Bankruptcy is often a last result for California homeowners strapped under heaps of debt. Owning a home takes a Herculean effort for many owners as they strive to collect the money for a down payment, insurance and other related costs. However, life changes, and you end up crushed under debt that can put that hard-earned home at risk. 

Bankruptcy differences 

The two most common bankruptcies filed by consumers are Chapter 7 and Chapter 13, but there are key differences in how they affect your debt and assets. Chapter 7 allows you to wipe out your debts, but it often means selling all your assets, including your home. Chapter 13 is a debt restructuring form of bankruptcy that can let you catch back up on those mortgage payments and retain your home. 

Some exceptions 

There are a few exceptions to Chapter 7 regarding your home. There are some non-exempt properties not subject to sale, but not too many. Most Chapter 7 bankruptcies have the advantage of wiping out the majority of your existing debts but can still leave you facing foreclosure on your home.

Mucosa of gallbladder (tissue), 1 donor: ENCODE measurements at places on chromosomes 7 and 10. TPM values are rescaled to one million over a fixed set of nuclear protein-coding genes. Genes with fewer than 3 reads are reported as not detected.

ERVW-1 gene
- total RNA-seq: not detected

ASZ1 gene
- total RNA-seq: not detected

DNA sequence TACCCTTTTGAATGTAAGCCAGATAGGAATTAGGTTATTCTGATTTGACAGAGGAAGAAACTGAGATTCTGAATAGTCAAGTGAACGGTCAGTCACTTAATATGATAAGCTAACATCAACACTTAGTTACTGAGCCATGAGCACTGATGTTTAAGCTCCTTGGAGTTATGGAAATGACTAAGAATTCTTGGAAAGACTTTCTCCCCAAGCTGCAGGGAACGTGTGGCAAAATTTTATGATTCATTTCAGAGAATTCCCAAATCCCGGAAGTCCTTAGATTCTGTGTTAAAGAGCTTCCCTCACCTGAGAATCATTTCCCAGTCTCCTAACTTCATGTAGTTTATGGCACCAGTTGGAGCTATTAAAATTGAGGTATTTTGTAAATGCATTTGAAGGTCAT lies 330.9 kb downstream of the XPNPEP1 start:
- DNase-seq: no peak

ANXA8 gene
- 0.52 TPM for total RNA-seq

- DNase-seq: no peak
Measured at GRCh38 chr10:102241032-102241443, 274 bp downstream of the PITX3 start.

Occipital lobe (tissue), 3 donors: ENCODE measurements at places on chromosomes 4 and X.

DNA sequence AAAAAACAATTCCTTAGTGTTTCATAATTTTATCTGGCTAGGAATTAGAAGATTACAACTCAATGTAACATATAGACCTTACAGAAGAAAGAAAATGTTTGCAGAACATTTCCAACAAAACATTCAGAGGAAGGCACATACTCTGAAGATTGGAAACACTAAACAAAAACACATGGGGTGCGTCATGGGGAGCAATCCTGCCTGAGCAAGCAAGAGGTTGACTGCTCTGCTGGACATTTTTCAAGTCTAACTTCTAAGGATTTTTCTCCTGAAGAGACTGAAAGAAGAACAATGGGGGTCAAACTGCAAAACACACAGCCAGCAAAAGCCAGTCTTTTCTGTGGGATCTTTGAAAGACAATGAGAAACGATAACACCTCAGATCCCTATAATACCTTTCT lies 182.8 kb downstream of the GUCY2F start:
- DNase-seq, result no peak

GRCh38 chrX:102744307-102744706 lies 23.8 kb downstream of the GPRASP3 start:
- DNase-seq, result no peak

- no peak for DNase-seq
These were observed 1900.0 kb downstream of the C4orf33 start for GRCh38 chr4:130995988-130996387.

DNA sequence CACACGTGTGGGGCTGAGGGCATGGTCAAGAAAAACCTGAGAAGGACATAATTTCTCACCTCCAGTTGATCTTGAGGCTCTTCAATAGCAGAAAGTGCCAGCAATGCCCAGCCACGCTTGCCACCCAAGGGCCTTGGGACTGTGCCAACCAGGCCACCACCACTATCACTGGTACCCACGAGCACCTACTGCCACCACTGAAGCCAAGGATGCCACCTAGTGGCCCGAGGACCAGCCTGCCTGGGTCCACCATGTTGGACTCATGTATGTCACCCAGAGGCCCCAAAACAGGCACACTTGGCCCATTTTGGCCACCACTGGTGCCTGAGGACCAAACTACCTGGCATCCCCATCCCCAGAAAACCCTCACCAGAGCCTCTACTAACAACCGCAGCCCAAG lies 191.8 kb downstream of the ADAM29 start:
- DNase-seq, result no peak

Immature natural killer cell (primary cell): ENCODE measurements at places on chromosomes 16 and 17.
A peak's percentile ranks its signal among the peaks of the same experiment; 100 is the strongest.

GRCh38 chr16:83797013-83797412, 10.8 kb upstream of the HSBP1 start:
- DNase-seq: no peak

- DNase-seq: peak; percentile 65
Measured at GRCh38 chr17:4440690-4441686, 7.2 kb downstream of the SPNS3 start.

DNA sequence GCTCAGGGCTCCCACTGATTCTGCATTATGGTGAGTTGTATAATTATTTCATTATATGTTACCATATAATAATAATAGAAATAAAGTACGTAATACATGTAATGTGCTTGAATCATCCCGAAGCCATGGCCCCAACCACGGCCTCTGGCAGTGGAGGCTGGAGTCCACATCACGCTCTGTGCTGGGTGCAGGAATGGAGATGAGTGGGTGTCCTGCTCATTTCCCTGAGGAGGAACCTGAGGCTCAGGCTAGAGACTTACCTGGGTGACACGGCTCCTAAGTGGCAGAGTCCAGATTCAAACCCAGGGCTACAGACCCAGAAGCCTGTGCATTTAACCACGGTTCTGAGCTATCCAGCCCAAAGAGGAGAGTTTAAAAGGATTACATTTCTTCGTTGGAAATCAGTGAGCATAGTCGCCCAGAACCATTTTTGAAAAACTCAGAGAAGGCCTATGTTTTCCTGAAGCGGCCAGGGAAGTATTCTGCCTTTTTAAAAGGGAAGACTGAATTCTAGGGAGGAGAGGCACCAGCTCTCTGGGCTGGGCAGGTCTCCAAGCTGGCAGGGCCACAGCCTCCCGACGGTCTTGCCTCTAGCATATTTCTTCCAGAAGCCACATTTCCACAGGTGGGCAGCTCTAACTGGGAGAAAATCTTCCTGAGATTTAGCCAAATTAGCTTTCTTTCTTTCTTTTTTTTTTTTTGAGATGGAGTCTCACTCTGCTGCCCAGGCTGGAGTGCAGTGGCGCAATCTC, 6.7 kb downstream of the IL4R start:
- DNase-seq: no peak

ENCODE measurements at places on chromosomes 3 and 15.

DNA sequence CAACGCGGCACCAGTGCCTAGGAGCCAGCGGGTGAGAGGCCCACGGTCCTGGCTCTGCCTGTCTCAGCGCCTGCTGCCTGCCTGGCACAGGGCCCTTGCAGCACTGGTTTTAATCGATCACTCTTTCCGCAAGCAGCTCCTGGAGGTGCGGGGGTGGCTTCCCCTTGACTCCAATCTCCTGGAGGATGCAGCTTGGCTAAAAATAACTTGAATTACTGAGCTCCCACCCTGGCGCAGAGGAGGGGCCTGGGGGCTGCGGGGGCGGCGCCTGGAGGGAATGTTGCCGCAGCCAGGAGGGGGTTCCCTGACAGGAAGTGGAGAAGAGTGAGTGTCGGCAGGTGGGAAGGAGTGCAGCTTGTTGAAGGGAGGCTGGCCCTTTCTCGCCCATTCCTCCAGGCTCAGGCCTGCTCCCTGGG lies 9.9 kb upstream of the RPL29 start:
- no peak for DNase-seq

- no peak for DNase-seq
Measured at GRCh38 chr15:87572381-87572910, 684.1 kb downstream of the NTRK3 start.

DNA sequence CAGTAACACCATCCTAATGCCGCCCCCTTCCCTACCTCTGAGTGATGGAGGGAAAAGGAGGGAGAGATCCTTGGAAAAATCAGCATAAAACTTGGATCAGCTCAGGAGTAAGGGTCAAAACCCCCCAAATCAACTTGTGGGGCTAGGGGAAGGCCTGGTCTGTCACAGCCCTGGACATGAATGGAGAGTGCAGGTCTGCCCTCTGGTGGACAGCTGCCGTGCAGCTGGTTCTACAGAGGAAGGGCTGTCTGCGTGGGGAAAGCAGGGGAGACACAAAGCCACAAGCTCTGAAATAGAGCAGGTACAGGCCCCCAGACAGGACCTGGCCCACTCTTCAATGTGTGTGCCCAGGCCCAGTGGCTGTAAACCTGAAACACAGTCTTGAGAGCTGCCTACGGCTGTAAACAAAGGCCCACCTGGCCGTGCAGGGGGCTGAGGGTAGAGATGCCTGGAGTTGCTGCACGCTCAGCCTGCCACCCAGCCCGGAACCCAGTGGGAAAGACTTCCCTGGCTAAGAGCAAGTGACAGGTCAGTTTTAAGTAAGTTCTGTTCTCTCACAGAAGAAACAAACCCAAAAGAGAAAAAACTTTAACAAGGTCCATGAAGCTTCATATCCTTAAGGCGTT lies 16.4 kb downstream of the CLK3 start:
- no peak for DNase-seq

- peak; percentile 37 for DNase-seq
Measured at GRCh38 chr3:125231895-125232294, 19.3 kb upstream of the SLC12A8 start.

Payment plan 

To keep your home, Chapter 13 may be a better fit. The restructuring plan helps you put your payments back into something you can reasonably afford. Instead of feeling stretched thin, the payments are something you can work into your current budget. However, the debt is not wiped out completely like Chapter 7. Many lenders offer foreclosure protection as long as you meet the new payments agreed upon in the bankruptcy. 

Breathing room 

Sometimes, debtors merely need some breathing room from crushing debt, and Chapter 13 can provide that. Each debtor has unique needs that can make it difficult to choose the best route. In addition to bankruptcy, debt consolidation and contacting your creditors individually may help. Not all debtors qualify for Chapter 7 due to income restrictions. Evaluate your debt and assets to determine what is best for your situation.